Interestingly, my kids rejected some of the foods I expected them to go gaga for. Neither kid was a huge fan of the peanut butter my mom had. I'm not sure whether it was texture or taste. I generally buy crunchy and natural - something requiring stirring. My mom had bought a popular brand of creamy with some sugar (not HFCS). Neither kid begged for the buckeye candies I adore, which of course meant my own will power was weakened further. After all, I can't let them go to waste!! :P They weren't even big fans of the sandwich bread, though they did enjoy other breads while we were there. It made me wonder about my kids' tastes, to be honest. I mean, isn't it natural for people to drift to sweet foods? And when I look at processed food, much of it is processed to make it easier to eat - requiring less chewing before it gets to your stomach where you can have whatever biochemical reaction that makes you want more. And don't we people like layers of flavor in our foods rather than simple single flavored foods?

My kids seem to prefer their fruits and vegetables straight, no added butter, cheese, sauce, seasonings. OK, Ellie probably would put grated Parmesan cheese on anything, but she doesn't ask for it on food other than pasta (and now popcorn thanks to me). My kids seem to prefer peanut butter made with one or two ingredients - roasted peanuts and salt. And they like high-fiber breads. Both kids love chocolate, but they don't love all chocolate (e.g., Halloween candy).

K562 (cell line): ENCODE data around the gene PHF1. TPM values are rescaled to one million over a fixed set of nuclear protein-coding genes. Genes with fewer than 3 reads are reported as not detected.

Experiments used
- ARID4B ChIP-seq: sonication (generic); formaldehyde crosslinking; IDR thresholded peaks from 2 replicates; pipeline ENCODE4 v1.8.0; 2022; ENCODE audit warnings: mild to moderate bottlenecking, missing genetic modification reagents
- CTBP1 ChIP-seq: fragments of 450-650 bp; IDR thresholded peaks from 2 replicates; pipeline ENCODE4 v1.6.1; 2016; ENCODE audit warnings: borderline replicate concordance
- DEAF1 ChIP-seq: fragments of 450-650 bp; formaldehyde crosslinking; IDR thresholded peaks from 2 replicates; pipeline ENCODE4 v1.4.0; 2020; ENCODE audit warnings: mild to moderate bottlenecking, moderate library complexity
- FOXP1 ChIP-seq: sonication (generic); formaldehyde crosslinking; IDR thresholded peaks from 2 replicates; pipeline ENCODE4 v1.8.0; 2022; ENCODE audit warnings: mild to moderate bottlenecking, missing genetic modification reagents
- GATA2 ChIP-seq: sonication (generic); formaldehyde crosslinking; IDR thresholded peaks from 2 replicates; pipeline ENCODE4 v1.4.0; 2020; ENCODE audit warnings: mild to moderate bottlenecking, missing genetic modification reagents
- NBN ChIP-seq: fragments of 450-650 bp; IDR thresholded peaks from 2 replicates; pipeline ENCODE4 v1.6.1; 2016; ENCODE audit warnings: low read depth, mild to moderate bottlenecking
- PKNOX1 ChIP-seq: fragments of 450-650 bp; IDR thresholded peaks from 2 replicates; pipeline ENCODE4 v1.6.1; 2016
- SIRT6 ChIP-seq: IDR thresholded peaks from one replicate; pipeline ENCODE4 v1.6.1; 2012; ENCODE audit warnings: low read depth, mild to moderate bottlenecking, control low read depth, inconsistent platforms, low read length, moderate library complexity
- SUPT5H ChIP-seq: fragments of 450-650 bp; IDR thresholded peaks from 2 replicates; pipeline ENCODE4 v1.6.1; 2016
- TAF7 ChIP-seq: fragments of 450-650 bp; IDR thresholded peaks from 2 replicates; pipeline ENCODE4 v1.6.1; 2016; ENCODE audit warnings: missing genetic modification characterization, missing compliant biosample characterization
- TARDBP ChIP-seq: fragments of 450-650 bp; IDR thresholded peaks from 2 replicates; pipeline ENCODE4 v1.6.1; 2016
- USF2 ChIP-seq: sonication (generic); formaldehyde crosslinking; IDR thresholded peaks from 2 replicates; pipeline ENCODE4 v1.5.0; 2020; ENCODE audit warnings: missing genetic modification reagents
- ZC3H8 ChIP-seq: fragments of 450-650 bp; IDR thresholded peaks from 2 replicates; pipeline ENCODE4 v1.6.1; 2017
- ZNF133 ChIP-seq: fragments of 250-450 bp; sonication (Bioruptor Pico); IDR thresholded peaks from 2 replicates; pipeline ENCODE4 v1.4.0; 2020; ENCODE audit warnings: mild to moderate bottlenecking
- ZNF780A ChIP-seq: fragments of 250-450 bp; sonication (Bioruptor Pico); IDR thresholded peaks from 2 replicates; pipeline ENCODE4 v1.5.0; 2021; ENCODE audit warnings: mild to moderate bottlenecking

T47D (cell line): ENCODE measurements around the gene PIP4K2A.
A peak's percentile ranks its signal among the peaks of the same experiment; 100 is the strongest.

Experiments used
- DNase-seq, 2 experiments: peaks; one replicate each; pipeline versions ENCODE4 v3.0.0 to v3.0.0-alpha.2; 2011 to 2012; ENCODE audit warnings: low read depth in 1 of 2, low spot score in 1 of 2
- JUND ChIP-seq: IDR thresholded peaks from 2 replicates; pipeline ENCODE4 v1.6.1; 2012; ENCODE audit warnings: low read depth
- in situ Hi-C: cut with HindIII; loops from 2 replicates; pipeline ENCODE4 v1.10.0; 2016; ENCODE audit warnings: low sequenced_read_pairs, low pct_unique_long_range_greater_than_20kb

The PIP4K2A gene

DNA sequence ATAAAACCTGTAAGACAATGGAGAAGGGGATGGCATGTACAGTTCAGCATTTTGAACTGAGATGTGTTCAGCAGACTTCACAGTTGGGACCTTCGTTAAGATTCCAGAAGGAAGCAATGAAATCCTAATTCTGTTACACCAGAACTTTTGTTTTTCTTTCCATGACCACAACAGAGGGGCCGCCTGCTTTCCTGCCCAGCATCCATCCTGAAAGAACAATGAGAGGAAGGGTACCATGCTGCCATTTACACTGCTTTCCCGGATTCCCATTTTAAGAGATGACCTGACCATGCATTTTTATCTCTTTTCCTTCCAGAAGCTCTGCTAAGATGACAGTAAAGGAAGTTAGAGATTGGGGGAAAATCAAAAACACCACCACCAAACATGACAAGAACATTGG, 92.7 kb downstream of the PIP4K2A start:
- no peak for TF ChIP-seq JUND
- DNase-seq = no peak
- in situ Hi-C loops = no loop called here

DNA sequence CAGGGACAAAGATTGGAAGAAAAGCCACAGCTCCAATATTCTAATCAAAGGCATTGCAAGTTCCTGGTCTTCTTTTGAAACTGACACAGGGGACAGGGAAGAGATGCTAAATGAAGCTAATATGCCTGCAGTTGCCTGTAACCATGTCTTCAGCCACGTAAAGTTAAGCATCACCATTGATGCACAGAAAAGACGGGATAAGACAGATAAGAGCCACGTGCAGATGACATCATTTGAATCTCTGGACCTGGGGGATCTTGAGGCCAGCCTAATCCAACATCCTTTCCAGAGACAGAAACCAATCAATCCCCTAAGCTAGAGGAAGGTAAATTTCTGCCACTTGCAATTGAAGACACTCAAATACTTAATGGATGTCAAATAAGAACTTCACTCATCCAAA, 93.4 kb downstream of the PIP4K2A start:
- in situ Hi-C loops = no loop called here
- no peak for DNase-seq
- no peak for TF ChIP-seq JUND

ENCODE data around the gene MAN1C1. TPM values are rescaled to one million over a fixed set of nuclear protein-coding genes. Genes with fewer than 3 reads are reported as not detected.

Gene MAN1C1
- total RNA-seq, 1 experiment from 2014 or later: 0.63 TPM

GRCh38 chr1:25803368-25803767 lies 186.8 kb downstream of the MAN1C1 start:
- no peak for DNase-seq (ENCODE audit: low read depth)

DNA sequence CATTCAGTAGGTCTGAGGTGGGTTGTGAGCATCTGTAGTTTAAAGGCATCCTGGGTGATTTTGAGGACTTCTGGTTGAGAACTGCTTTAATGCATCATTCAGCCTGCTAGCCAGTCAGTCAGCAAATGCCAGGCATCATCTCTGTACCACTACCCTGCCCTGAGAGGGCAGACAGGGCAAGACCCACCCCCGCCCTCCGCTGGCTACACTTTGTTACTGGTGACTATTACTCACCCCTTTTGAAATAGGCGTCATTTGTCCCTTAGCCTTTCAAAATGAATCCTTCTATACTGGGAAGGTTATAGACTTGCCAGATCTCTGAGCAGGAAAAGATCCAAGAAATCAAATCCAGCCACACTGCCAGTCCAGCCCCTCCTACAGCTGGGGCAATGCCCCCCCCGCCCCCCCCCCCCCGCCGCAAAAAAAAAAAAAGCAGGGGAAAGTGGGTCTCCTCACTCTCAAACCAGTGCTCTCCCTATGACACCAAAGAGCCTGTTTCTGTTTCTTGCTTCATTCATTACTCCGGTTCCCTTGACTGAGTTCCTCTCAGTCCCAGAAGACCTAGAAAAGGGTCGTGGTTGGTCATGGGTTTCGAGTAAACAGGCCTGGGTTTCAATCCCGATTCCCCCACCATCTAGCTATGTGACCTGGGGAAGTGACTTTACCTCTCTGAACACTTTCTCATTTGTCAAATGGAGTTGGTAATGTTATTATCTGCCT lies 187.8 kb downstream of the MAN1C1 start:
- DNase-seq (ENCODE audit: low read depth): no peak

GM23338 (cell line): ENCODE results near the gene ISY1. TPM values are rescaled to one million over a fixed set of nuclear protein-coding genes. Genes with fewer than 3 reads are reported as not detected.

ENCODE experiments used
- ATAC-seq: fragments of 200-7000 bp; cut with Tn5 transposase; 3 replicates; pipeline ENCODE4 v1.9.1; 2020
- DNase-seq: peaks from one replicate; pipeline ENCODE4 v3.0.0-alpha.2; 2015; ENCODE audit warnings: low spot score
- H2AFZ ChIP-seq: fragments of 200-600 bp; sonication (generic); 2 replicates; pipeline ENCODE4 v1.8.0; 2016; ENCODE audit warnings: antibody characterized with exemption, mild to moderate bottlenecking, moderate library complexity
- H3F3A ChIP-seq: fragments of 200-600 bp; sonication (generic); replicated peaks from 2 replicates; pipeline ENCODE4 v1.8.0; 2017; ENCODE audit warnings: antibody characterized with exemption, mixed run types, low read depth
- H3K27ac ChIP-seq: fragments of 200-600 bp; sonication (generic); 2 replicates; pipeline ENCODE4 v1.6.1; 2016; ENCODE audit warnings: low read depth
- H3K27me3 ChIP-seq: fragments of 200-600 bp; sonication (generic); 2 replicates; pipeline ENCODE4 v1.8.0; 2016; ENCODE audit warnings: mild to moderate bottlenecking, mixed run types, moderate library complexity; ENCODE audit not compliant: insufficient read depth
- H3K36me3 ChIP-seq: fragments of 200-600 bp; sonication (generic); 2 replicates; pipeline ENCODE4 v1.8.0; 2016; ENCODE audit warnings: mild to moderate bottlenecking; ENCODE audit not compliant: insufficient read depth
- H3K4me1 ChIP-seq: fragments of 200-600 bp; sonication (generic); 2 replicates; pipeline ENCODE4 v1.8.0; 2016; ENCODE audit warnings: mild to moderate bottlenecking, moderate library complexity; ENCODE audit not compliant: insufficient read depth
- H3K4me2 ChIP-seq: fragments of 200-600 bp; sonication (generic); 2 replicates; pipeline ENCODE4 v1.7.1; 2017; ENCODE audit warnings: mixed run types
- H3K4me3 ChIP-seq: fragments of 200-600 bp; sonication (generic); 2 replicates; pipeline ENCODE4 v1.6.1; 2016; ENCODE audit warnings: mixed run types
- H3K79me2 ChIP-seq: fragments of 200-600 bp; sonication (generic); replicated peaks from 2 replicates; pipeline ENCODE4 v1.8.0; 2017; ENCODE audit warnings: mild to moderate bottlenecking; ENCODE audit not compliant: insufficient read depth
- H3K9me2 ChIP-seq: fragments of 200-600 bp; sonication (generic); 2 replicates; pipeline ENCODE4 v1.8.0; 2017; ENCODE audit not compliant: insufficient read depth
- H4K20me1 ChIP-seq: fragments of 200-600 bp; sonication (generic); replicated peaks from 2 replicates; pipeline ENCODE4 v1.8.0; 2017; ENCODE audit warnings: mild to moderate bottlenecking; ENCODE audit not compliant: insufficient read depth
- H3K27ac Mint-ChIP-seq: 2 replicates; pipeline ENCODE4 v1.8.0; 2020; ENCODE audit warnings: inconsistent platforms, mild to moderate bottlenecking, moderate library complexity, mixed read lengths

I don't wonder why they have these preferences. These preferences reflect how food has been presented to them ever since they started eating table foods. Yet I wonder whether they would be considered normal when compared to other kids their ages. I'm not trying to raise weird kids, though I suspect I don't have much choice about that (look at me and Aaron! *grin*). So readers, if any of you are out there, what do you think? How strange are my kids' eating preferences?


  1. not strange to me, but then again, we aren't exactly mainstream so that's not saying much :) also have you tried zevia? their diet dr z is AMAZING and tastes *just* like dr pepper but is made with stevia and is sooooo delish!!!

  2. I know nothing about kids, but I think what you are doing is great. And if your kids are considered weird by others I'd take it as a compliment.
    I am really shocked by what some people feed their kids here. Example: a popular breakfast for toddlers here is Wonderbread style pasty white bread, butter and colored sprinkles (like what you'd put on cookies), perhaps with a piece of gingerbread on the side. Makes me start to shake in anticipation of the inevitable sugar crash that will follow. Strangely enough people still consider fruit to be a viable snack here despite stuff like that.

  3. @JEN - do you buy this at a store or order online? We can make a close-enough Dr. Pepper with our SodaStream, and that uses sucralose (Splenda, I think). It's still a chemical, but maybe not as evil?

    @Emily - ew! And thanks for the vote of confidence. :)